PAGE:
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Solar pioneer

by Jason O'Connell on Oct 1, 2015

Bertrand Piccard and his co-pilot Andre Borschberg set out from Abu Dhabi in March to fly around the world in a solar powered airplane. The aim of their mission was not only to become the first to achieve such a feat, but to demonstrate the power of renewable energy and clean technology.

Solar Impulse 2 landed in Hawaii on July 3, completing the longest leg of the journey in 118 hours, or five days and five nights. But the 35,000 km odyssey has stalled at the half way point for the time being. Over-insulation of the lithium ion batteries caused irreparable damage during the marathon flight and, having missed the weather window to continue, the pair face a lengthy wait before they can take to the skies again in April 2016.

Undeterred, Piccard is using the time to continue with his efforts to raise awareness of issues ahead of the COP21 climate change talks in Paris in December. Utilities Middle East caught up with him at the Global Solar Leaders Summit in Dubai last month, where he delivered an inspirational speech and became an official ambassador of the Middle East Solar Industry Association (MESIA).

The aim of Solar Impulse 2 is not just to break records or achieve a world first but to raise awareness of clean technologies and green energy. Can you elaborate on that message?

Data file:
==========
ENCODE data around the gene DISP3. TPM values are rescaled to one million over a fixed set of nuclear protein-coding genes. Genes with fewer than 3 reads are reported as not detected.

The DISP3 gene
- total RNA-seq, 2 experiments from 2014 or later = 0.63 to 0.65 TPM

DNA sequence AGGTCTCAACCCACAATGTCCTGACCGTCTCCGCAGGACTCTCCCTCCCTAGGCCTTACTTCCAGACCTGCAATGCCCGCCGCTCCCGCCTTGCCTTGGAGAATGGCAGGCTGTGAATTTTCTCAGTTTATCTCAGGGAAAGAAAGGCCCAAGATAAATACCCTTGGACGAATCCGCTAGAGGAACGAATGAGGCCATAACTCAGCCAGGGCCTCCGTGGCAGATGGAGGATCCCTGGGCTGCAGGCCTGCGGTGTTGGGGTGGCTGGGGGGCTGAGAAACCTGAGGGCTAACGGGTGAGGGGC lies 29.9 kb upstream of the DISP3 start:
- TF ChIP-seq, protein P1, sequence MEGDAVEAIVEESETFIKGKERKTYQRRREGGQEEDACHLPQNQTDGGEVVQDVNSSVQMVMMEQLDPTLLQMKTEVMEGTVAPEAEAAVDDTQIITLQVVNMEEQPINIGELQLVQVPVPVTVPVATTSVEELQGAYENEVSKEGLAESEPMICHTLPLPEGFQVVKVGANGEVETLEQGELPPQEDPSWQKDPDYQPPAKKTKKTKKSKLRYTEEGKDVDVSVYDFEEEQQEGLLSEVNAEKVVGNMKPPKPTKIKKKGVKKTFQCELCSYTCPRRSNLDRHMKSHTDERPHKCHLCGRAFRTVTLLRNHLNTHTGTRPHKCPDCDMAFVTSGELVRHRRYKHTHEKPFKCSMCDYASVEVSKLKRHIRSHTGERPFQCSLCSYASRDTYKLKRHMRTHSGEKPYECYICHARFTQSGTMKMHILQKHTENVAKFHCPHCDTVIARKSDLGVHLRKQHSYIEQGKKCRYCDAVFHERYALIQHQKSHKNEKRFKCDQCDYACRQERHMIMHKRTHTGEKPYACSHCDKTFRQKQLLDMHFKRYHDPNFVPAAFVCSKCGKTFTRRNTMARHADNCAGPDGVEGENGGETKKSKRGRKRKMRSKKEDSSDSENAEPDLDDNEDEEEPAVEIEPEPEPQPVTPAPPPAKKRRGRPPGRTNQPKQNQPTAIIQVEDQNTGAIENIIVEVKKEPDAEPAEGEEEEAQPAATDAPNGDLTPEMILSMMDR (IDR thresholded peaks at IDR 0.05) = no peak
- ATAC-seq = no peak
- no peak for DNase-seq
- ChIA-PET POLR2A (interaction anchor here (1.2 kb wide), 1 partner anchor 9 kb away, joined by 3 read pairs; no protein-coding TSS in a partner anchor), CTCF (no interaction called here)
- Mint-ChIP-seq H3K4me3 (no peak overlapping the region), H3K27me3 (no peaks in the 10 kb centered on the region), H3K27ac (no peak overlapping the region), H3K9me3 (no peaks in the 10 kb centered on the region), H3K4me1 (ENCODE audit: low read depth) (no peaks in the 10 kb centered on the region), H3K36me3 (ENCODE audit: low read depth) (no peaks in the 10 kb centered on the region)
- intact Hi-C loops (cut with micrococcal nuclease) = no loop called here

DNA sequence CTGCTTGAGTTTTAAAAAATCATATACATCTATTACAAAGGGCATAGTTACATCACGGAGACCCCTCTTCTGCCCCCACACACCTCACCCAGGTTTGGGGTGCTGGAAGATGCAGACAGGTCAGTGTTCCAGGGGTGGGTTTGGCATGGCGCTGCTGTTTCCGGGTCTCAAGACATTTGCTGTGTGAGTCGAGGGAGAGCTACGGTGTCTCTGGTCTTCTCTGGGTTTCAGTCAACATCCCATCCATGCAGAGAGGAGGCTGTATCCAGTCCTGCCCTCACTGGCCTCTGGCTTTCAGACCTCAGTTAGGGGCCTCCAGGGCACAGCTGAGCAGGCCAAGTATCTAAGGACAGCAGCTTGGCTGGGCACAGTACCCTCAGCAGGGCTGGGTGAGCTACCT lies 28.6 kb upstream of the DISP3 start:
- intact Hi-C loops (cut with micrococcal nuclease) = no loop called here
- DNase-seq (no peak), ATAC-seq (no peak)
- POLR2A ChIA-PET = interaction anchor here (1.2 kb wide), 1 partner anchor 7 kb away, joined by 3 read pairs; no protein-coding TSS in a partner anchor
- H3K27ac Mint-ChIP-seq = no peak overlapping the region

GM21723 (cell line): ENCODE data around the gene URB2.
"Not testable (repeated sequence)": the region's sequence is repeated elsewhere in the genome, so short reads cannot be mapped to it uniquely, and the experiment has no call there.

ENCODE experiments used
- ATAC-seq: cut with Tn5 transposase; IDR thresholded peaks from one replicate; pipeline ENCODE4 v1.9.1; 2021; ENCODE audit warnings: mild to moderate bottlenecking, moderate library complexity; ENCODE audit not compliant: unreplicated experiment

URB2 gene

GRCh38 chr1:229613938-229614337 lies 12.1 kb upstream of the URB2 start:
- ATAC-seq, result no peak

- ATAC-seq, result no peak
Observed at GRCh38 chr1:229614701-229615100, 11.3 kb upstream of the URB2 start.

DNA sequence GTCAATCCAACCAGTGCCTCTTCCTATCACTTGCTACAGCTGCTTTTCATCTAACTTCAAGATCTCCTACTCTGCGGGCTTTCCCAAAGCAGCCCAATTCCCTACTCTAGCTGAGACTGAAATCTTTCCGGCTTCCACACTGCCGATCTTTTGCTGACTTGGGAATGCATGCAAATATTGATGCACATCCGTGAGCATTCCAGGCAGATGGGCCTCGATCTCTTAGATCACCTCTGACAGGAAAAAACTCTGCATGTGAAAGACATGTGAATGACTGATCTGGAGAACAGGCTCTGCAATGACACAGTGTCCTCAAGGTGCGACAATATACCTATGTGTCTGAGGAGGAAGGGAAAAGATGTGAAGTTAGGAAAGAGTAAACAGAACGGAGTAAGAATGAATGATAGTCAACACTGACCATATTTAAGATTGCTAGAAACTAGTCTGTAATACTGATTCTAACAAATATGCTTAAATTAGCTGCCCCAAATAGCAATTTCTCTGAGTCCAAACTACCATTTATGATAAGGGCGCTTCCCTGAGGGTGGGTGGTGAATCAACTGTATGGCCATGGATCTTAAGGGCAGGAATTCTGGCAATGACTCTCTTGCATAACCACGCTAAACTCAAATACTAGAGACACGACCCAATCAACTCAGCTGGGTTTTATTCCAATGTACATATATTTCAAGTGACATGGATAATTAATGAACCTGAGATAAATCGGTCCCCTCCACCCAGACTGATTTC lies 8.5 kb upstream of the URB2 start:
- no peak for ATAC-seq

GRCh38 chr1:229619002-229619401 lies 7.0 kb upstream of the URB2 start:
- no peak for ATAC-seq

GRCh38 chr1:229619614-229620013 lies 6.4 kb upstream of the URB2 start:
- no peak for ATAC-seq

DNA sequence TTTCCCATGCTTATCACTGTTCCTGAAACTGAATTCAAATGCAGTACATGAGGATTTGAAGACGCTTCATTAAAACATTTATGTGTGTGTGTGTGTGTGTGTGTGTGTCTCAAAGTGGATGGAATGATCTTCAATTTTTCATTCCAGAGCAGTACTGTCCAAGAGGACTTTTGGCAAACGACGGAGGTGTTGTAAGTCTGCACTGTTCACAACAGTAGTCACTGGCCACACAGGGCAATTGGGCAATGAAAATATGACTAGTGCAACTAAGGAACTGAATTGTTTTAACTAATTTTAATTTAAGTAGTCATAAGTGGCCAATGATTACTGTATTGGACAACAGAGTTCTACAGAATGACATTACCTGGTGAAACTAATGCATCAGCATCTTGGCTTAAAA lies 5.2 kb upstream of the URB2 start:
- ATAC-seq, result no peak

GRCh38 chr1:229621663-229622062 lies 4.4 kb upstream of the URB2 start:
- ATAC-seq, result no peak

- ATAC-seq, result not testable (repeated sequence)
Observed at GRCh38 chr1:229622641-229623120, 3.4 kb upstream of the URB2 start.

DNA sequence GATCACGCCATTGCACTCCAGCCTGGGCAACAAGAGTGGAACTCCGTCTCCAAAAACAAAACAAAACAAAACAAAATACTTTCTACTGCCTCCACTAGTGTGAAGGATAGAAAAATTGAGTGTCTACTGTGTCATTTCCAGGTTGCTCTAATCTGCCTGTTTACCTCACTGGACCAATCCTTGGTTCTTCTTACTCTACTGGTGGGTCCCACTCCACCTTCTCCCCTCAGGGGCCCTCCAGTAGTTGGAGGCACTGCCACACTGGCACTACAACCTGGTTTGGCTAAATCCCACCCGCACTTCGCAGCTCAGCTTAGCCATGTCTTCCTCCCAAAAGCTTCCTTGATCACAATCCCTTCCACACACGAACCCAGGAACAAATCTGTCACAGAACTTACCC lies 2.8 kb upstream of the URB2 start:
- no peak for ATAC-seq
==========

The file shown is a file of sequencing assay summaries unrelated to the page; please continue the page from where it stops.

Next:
Very often when you speak to governments, people or corporations around the world, they believe that renewable energy and clean tech is something expensive, that it threatens our lifestyle and economic development. We want to show with Solar Impulse that it’s exactly the opposite. We want to show that you can achieve incredible things with renewable energy, things that cannot be achieved with conventional energy. The crossing of the first part of the Pacific Ocean took five days and five nights, so you can fly longer with no fuel than with fuel. That is an important message.

It’s also a vision of the future for our society, where people will not only consume energy that others have produced, but produce and consume their own energy. This makes them more autonomous and also allows industry to develop and sell that technology. It’s important to show that renewable energy and clean technology can be profitable, will create jobs and help develop our economies. If the protection of the environment is expensive nobody will do it. But clean technologies have existed for a few years, they are profitable, and this is what governments and industry need to understand. This is what we are trying to promote.

Why did you decide to start your trip in Abu Dhabi?

I have long-lasting connections with Abu Dhabi. The UAE is an oil producer which is diversifying into clean technologies and renewable energies so I think starting here was the perfect symbol. Our goal is not to attack what exists, but to support new ways of doing things. Solar Impulse is a project that wants to promote very strong symbols and this is one we wanted to promote.

So you think this region is heading down the right path?

I come often to this region and what I notice is, Europe speaks and this region acts. Abu Dhabi and Dubai now are doing a really great job and setting an example. Europe and America need to go from words to actions. I’m really working very hard on the political side to have economic leaders understand that they have to support this energy transition and not fight against it.


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